18. Threats Government pricing environment overseas Foreign drug prices cheaper Lack of intellectual property protection in China and India Opportunities Cures for Bioterrorist/SARS outbreaks of diseases Analysts project 10-15% growth internationally SARS outbreak General Environment Global

    19. General Environment Environmental-Threats • Specialty chemicals and pharmaceutical waste disposal

    20. Summary- External Assessment • Political, regulatory and soci-cultural concerns may hinder the ability of pharmaceutical companies to capitalize on demographic and technological opportunity.

    21. Industry Analysis

    22. Life Cycle Stage • Maturity • Consolidations through mergers and acquisitions • Expected growth rate 9% over 2002-2006

    23. Economic Structure • Tight Oligopoly • Top 3 companies control 32% of market; top 6 companies control 48% of market • Limited Rivalry • Can avoid competition (patents, segments) • Suppliers and customers have limited power

    24. Market Players

    25. Porter 5 Forces • Threat of New Entrants-Low • Threat of Substitute Products- Moderate/High • Bargaining Power of Suppliers-Low & Rising • Bargaining Power of Buyers- Moderate & Rising • Level of Competitive Rivalry-Moderate & Rising

    26. General Competition AnalysisPorter’s Five Forces Model Threat of Entry • High capital requirement • Sales force, R&D, intellectual capital • Substantial economic, regulatory, and legal obstacles for new entrants • Lengthiness of drug development • Scale and scope LOW

    27. General Competition AnalysisPorter’s Five Forces Model Threat of Substitutes • Permanent cures could cause some drugs to be obsolete • Therapeutic substitutes MODERATE/HIGH

    28. General Competition AnalysisPorter’s Five Forces Model • Power of Suppliers • Suppliers: Biotech and chemical firms • Low switching costs • Low threat of forward integration • Biotech firms better capitalized LOW & RISING

    29. General Competition AnalysisPorter’s Five Forces Model Power of Buyers • Wholesalers, physicians, hospitals, managed health care providers, pharmacies, other health care institutions • Small number of buyers becoming responsible for large portion of pharmaceutical revenues MODERATE & RISING

    30. General Competition AnalysisPorter’s Five Forces Model Competitive Rivalry • Mergers & Acquisitions • Generics accounted for 47% of units of prescription drugs market in 2000 • Diverse competition- no dominant firm across all various drug types MODERATE & RISING

    31. Porter’s Five Forces Model Threat of Entry Moderate Power of Suppliers Low Competitive Rivalry Power of Buyers Moderate/High Moderate & Rising In the Pharmaceutical industry, the power lies with the PHARMACEUTICAL COMPANIES! Threat of Substitutes Low & Increasing

    32. Driving Forces • Demographics • New regulatory policies and/or government legislation • Pricing Pressure (increasing buyer power, industry consolidation) • Participant Consolidation

    33. Industry Attractiveness • Incumbents- Highly Attractive due to opportunity for potential growth, and high profit margins • New Entrants- Unattractive- due to high barriers of entry “The pharmaceutical industry is unattractive to new entrants due to high barriers of entry, yet continues to be attractive to incumbents despite increasing price pressure from buyers.”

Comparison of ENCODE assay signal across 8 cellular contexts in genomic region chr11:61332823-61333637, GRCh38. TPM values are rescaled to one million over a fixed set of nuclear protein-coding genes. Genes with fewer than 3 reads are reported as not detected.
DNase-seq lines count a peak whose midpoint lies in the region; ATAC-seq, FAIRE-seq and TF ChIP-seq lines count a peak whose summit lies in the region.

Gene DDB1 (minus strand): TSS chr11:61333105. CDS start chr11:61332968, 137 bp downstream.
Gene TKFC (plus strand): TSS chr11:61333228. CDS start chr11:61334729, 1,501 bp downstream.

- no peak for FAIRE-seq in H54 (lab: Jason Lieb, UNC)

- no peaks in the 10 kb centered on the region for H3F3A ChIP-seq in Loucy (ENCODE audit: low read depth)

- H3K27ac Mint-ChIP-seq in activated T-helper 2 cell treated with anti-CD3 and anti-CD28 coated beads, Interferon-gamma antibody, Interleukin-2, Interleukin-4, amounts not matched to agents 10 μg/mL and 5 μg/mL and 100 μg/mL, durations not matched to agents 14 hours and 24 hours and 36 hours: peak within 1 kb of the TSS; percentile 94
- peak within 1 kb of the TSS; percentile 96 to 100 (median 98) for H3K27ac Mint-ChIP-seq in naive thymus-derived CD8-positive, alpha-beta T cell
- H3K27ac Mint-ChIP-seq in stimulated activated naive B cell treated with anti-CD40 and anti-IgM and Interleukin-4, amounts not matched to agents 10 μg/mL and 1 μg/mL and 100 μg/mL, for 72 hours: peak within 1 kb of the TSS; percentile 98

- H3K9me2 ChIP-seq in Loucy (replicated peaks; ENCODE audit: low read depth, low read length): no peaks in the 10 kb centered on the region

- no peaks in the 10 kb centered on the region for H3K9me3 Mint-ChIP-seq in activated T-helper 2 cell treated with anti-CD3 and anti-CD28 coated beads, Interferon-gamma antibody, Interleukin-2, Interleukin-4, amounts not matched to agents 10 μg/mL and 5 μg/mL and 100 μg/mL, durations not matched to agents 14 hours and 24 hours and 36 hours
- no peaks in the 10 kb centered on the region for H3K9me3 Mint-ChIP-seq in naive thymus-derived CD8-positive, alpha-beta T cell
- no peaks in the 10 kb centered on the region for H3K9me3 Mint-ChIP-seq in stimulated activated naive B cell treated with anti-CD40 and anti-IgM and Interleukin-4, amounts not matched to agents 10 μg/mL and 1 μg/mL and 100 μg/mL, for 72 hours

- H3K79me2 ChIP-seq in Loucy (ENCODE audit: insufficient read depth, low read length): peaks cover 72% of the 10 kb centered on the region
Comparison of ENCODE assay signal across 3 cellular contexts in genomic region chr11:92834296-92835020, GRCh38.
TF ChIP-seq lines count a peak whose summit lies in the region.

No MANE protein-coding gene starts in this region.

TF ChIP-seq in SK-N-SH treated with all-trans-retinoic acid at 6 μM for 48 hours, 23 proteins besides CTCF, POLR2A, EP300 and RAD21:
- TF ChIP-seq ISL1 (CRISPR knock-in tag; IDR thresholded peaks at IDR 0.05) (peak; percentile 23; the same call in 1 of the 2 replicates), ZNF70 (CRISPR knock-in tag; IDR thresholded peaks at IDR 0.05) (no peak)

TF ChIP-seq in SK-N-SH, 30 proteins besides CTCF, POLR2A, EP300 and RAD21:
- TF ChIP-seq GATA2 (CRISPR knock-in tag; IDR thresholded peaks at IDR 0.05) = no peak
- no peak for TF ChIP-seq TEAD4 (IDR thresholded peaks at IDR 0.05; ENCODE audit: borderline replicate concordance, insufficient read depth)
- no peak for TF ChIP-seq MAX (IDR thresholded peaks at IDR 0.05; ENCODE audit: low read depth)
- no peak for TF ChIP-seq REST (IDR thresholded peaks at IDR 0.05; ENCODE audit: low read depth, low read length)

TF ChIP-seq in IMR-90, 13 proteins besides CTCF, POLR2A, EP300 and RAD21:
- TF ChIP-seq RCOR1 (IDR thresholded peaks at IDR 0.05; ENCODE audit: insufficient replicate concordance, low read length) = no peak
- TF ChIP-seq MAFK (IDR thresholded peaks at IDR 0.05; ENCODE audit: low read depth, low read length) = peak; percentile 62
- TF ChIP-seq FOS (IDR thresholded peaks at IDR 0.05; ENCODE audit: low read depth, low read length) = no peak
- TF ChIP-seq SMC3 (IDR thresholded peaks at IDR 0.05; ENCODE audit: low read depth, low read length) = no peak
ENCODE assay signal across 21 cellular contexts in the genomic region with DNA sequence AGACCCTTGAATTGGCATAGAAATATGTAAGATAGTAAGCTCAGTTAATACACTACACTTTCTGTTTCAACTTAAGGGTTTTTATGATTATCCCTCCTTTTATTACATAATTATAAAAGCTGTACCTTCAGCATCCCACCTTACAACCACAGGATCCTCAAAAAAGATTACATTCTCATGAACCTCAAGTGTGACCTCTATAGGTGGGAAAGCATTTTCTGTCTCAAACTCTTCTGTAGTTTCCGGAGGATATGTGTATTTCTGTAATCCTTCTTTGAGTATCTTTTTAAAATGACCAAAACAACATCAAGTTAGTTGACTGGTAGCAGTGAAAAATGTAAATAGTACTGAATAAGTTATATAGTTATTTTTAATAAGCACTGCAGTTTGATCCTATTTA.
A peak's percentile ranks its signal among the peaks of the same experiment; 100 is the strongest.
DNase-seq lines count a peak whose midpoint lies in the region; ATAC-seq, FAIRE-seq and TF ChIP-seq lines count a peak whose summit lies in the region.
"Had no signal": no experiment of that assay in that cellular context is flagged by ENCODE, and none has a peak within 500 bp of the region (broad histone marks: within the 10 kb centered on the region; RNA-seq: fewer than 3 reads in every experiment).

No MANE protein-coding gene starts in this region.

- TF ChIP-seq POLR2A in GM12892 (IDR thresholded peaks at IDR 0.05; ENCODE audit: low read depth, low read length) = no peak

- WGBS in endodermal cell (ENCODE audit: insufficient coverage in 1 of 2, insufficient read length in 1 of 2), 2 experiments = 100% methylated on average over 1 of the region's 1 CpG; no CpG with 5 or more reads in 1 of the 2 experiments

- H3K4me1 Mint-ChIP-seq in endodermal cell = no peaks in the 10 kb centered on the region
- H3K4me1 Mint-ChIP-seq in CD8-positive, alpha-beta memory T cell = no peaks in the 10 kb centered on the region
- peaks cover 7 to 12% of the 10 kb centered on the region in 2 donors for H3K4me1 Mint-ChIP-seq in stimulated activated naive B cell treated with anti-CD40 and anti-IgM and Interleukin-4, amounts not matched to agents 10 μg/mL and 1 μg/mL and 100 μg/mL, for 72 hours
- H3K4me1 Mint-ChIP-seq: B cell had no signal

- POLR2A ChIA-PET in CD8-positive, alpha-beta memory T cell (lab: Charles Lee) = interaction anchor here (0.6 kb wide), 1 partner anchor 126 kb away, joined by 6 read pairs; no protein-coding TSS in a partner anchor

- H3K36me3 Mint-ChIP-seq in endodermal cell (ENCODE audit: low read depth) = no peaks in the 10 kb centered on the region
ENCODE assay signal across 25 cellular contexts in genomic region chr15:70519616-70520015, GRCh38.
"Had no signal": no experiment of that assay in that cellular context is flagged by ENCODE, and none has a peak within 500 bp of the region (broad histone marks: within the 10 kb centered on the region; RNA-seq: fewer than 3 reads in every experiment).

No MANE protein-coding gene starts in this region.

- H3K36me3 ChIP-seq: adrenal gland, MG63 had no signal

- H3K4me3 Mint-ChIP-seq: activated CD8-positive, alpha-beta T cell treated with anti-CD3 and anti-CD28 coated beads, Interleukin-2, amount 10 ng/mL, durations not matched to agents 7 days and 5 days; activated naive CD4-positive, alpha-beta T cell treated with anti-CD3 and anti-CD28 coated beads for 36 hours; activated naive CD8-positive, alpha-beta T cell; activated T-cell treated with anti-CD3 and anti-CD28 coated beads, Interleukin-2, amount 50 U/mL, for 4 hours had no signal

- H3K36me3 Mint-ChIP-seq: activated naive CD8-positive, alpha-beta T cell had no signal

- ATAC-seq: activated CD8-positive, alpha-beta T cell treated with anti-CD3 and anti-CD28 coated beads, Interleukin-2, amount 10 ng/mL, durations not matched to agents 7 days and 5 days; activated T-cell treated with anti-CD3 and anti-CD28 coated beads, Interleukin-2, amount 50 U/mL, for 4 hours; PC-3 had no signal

34. Competitor Analysis

    35. Strategic Group • Eli Lilly • Wyeth • Abbott Laboratories

    36. Strategic Group Analysis

    37. Strategic Group Analysis

    38. SGA

    39. Strategic Group Analysis

    40. Key Success Factors • Research and Development • Legal Competencies • Effective Marketing/Sales Force • Financial Strength • Product Pipeline/Portfolio • Biotech Presence

    41. Key Success Factors

    42. Competitor Analysis

    43. Competitor Analysis Summary • Our competitors are not satisfied, and are facing significant challenges. Because we are highly leveraged, we cannot take an offensive position and must be cautious to avoid activities that would cause competitors to retaliate. Our strong portfolio, favorable patent situation and product pipeline may attract suitors.

    44. Internal Assessment

    45. Culture • Results- oriented • High degree of interaction and collaboration among employees • Performance and accountability • Team- based, cross-functional structure • Innovative • Diversity

    46. Leadership Robert Essner, Chairman, President & CEO • Age – 56: homegrown - 14 years with firm • Recently appointed Wyeth Chairman on 1/1/03 • Instilling corporate responsibility back into organization – NY Times Test • Elected president of PhRMA on 3/1/ 03 • “Hands On” Approach • Focused on creating a team environment and gradually changing culture

    47. Organizational StructureSBU Form

    48. Value Chain Patents Revenue Stream Corporate Responsibility Culture Change in Leadership Pending Litigation Product Development Excellence Robust Pipeline Recruiting talent Sales Force Strategic Alliance with Amgen Purchasing Raw Materials Manufacturing Issues Brand Recognition

    49. Inbound Logistics • HR- Recruiting and retaining talent • Technology- Alliance with Amgen • Procurement- Inventory Management

    50. Operations • R&D- Excellent product development • R&D- Robust pipeline from R&D • Tech- Depth in small molecules, biopharmaceuticals, and vaccines • Manufacturing Issues